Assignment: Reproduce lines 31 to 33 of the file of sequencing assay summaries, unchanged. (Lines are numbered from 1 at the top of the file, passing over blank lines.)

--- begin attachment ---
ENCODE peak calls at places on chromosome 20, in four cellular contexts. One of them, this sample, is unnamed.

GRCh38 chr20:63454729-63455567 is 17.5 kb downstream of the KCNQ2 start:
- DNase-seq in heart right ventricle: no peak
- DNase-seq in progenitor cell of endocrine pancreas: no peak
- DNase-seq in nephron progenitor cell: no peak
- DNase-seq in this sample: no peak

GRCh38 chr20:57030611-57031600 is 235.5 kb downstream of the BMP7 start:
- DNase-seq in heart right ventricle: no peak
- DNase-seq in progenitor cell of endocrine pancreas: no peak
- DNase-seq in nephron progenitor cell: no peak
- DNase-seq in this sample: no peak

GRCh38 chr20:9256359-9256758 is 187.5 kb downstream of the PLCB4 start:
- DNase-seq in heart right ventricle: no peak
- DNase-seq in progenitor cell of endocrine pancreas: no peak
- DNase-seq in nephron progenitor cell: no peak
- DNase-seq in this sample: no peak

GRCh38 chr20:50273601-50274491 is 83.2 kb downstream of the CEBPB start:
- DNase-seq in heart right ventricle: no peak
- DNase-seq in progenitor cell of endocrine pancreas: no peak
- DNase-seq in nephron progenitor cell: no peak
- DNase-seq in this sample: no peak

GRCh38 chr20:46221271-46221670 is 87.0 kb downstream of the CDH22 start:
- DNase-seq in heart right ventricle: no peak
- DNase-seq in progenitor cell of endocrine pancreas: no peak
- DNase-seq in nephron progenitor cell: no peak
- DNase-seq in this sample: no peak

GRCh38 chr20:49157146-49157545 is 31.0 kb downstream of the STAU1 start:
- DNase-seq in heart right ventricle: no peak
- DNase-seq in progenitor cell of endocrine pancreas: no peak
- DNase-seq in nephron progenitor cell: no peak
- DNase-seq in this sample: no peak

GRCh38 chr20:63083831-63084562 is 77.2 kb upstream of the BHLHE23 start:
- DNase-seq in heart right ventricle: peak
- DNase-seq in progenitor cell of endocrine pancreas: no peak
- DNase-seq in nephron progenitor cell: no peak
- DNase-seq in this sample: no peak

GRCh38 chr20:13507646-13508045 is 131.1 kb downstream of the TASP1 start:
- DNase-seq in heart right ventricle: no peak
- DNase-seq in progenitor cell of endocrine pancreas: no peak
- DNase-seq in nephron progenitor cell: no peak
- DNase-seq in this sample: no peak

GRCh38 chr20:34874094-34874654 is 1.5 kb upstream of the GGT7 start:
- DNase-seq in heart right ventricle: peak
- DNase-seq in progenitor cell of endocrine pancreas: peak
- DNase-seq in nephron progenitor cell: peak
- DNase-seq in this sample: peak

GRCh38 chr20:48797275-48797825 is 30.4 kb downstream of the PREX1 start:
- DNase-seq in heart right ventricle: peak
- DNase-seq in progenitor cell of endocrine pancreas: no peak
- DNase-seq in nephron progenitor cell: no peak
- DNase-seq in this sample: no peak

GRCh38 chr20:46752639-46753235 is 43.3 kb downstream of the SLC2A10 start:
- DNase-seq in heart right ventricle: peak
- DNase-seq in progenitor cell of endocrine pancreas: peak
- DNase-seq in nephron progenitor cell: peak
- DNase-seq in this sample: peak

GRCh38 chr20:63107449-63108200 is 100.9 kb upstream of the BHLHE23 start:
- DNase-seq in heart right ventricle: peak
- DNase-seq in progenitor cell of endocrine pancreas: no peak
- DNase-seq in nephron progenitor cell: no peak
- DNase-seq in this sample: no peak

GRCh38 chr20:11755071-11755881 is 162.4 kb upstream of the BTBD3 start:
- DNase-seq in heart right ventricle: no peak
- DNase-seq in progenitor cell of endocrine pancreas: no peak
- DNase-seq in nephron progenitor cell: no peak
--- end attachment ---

- DNase-seq in this sample: no peak

GRCh38 chr20:63083831-63084562 is 77.2 kb upstream of the BHLHE23 start:
- DNase-seq in heart right ventricle: peak